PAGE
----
RI TURNPIKE, ETC. v. Bethlehem Steel Corp.

Annotate this Case

446 A.2d 752 (1982)

RHODE ISLAND TURNPIKE & BRIDGE AUTHORITY v. BETHLEHEM STEEL CORP. et al.

No. 81-480-Appeal.

Supreme Court of Rhode Island.

June 4, 1982.

*753 Hogan & Hogan, Edward T. Hogan, East Providence, Sheffield & Harvey, Brian G. Bardorf, Newport, for plaintiff.

Edwards & Angell, John V. Kean, David L. Mayer, Providence, Hynes, Diamond & Reidy, P.C., Leslie A. Hynes, New York City (Howard A. Feldman, Bethlehem, Pa., of counsel), for defendants.

OPINION

KELLEHER, Justice.

This litigation, which now comes before us for the third time, presently involves cross appeals from a revised judgment entered by a Superior Court trial justice after a hearing and following a second remand. On the prior occasions this controversy has been the subject of two written opinions. They are to be found in 119 R.I. 141, 379 A.2d 344 (1977), and R.I., 415 A.2d 1295 (1980), under the title Rhode Island Turnpike & Bridge Authority v. Bethlehem Steel Corp.

A detailed factual recitation is unnecessary except to say that this continuing dispute arises because of the catastrophic failure of paint to adhere to the steel surface of the Newport Bridge. The lack of adhesion was due to the presence of "mill scale" which Bethlehem had failed to remove from the metal notwithstanding its contractual obligation to do so.

In Newport Bridge No. 1, a remand was required because it was evident that the Authority had received some benefit from the original paint job and Bethlehem was entitled to a credit for whatever benefit was bestowed upon the Authority. 119 R.I. at 167, 379 A.2d at 358. A second remand followed Newport Bridge No. 2, where we affirmed the trial justice's determination that Bethlehem was entitled to a 25 percent credit[1] but then sustained the Authority's cross appeal by holding that the 25 percent credit was to be applied solely to the actual cost of applying the paint needed to remedy Bethlehem's negligent surface preparation. No credit was to be allowed for the cost of the sandblasting that was necessary to remove *754 the mill scale which had caused the original paint failure. The second remand also authorized the trial justice to require the presentation of additional evidence if he thought it necessary.

When the litigants appeared before the trial justice after the second remand, it was agreed that an element to be considered in determining the cost of painting was the cost of sandblasting the bridge's surface as part of the normal maintenance that would have been necessitated by the usual wear and tear that would have taken place during the expected twelve-year life expectancy of the original paint job. There was also some concern expressed as to whether the testimony that had been adduced previously could form a basis for a proper allocation of the monies paid to the remedial painter, Oliver B. Cannon & Sons, Inc., to either the painting-expense category or the sandblasting-expense category. Consequently, evidence was presented as to the amount of money that would have been expended for normal maintenance sandblasting and as to how much of the remedial costs incurred by the Authority should be classified as paint or as sandblasting.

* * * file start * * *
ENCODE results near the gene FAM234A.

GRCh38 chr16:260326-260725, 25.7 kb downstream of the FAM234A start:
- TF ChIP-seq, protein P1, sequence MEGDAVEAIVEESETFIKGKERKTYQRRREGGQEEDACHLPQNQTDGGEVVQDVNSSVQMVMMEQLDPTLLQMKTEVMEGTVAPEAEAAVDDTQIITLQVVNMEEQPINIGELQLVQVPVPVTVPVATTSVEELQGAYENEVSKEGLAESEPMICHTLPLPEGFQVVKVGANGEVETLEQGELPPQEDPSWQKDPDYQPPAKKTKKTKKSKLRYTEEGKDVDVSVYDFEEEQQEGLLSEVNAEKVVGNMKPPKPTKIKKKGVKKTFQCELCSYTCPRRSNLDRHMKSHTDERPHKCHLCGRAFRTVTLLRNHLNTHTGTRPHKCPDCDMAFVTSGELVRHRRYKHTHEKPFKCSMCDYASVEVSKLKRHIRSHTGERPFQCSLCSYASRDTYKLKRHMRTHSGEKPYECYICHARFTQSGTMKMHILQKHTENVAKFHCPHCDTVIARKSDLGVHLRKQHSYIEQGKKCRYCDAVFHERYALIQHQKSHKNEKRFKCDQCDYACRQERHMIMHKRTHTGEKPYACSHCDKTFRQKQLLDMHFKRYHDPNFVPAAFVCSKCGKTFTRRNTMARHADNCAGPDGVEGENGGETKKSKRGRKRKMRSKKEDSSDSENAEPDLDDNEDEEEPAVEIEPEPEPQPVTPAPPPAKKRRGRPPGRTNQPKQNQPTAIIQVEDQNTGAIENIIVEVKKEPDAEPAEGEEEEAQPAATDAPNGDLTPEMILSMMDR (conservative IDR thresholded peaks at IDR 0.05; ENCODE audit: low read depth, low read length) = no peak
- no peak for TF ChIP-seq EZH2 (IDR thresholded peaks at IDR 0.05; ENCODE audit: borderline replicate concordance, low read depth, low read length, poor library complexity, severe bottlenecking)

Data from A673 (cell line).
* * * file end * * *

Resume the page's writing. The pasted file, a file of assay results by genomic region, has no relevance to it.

Testimony on these issues was given by Cannon's president, Robert B. Roth; Herbert M. Mandell, senior vice president of the engineering firm that had designed the bridge and supervised all phases of the construction and remedial painting; and Cannon's site superintendent, who served in this capacity at the bridge site during 1971 and was responsible for authenticating the daily reports. The superintendent's testimony was presented by way of a deposition. Valentino J. Assetto, a long-time Bethlehem employee who during his career had participated actively in the various facets of Bethlehem's many and varied enterprises, testified in behalf of his employer. His computations in large part were based upon the statistical data found in the 1971 daily work reports.

Roth testified regarding the allocation of costs between blasting and painting during the remedial period, which encompassed a time frame beginning in 1971 and ending in 1977, with the exception of 1974, a year during which no remedial painting was performed. Roth estimated that the normal maintenance sandblasting expenses which would have been incurred during the twelve-year life expectancy of the original paint job would have amounted to $285,576.03. His testimony, based on his experience with the Newport Bridge and others, served as a basis for the Authority's claim that 65 percent of all payments made to Cannon were attributable to remedial sandblasting. Mr. Mandell told the trial justice that 60 percent of the costs incurred by the Authority for his firm's engineering services were attributable to the remedial-sandblasting operation. Assetto's analysis of the documents presented to him resulted in a different allocation from those offered by Roth and Mandell. He estimated the normal maintenance sandblasting cost at $311,533 and placed the remedial sandblasting percentage at 27.97 percent. His calculations would have given Bethlehem a credit somewhat in excess of $1 million. In his deposition, the superintendent, besides casting doubts on the accuracy of the assumptions made by Assetto in his computations, stated that, in his opinion, the sandblasting time expended on the bridge during 1971 constituted about 75 to 80 percent of the entire remedial operation.